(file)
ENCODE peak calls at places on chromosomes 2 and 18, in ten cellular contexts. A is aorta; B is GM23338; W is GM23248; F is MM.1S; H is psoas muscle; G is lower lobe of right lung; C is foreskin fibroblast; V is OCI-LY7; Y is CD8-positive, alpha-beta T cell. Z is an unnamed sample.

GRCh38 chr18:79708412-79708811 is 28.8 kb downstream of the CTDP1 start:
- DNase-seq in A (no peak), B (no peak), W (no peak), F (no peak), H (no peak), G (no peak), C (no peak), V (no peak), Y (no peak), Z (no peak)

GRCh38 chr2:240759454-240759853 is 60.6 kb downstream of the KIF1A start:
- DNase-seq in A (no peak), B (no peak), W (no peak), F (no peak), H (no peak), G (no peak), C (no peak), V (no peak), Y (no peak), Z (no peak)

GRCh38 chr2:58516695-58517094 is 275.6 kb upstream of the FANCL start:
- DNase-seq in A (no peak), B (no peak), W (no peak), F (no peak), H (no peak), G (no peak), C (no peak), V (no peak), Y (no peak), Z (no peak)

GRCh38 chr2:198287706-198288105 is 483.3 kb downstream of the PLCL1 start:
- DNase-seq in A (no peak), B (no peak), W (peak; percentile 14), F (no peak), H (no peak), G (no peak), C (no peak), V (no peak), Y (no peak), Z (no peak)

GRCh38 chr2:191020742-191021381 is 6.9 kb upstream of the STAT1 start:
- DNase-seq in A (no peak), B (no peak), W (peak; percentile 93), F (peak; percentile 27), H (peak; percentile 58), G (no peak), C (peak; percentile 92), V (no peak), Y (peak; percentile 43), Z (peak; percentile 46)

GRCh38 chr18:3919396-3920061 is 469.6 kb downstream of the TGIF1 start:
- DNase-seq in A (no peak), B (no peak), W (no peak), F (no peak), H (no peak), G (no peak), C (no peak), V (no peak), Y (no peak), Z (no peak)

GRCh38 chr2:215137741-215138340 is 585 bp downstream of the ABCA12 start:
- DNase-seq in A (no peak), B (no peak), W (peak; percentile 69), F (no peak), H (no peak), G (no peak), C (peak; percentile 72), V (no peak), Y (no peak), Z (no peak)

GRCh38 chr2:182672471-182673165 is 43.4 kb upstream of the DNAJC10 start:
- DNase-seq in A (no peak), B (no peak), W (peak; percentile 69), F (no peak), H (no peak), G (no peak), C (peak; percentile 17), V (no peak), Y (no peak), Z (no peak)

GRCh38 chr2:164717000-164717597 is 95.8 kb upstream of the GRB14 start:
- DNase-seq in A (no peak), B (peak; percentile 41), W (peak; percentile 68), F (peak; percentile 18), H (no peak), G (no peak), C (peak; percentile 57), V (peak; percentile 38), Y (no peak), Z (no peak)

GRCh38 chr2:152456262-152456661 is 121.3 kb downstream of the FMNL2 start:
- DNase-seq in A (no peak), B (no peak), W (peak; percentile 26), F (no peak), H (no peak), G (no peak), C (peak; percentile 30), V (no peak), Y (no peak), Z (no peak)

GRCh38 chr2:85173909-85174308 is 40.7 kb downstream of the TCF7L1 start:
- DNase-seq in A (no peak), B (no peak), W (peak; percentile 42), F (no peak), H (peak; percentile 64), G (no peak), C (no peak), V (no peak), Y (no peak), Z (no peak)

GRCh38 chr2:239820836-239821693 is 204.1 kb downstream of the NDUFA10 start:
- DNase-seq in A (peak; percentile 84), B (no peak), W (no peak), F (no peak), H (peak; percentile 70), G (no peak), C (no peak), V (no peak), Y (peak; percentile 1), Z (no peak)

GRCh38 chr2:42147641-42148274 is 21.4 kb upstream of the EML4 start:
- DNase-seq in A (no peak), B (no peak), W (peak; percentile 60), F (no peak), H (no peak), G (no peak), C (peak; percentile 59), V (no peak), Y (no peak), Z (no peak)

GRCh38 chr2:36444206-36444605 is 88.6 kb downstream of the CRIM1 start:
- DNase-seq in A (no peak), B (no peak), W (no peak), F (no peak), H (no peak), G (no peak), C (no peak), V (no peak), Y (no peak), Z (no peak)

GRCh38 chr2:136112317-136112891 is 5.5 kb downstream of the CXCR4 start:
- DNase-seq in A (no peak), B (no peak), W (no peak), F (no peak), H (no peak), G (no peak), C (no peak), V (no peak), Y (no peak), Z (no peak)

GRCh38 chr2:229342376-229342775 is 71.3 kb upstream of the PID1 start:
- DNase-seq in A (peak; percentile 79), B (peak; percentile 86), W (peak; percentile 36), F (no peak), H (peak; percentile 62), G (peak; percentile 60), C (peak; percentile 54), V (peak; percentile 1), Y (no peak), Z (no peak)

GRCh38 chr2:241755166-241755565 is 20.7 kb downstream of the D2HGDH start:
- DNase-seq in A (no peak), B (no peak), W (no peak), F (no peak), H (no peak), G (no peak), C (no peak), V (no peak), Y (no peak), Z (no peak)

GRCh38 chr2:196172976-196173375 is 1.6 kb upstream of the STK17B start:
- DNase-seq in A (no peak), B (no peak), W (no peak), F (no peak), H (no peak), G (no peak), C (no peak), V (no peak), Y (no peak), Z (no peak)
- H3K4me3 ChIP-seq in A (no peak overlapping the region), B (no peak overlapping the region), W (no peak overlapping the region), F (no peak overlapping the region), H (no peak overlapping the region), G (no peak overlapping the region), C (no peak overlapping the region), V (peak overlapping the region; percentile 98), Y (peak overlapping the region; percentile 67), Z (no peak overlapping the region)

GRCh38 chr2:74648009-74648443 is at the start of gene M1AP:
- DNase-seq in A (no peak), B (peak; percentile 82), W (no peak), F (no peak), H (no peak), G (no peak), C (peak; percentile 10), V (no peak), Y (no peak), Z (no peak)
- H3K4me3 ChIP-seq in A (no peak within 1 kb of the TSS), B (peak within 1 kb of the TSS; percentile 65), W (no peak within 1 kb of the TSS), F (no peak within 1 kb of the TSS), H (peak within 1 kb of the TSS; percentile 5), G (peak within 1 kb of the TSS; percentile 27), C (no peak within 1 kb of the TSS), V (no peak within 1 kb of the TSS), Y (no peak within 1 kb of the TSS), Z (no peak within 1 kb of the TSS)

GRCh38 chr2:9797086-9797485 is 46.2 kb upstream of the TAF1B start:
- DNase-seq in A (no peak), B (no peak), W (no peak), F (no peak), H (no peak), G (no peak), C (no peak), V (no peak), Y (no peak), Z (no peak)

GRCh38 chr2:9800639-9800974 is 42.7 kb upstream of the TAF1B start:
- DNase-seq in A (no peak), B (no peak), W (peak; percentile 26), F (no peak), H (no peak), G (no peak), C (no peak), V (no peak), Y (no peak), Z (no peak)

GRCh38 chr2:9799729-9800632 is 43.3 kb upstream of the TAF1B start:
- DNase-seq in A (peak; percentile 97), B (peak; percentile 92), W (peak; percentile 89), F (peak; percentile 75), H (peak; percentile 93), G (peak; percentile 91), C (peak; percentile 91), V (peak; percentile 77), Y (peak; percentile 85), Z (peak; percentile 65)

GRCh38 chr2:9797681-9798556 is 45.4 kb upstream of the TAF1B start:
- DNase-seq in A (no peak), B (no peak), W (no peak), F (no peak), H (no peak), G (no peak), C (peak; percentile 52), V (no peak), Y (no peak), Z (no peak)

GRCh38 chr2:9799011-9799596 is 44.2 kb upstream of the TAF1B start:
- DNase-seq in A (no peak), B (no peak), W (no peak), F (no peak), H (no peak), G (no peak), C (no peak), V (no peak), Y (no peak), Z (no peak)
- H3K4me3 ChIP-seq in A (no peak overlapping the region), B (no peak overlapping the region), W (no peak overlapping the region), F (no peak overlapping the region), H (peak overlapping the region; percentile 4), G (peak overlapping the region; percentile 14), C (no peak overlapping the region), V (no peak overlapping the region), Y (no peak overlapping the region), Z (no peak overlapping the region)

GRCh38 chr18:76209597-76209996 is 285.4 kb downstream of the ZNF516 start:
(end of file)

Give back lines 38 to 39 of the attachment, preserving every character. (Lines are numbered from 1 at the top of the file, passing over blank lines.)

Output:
- H3K4me3 ChIP-seq in A (no peak overlapping the region), B (no peak overlapping the region), W (no peak overlapping the region), F (no peak overlapping the region), H (no peak overlapping the region), G (no peak overlapping the region), C (no peak overlapping the region), V (peak overlapping the region; percentile 98), Y (peak overlapping the region; percentile 67), Z (no peak overlapping the region)

GRCh38 chr2:74648009-74648443 is at the start of gene M1AP: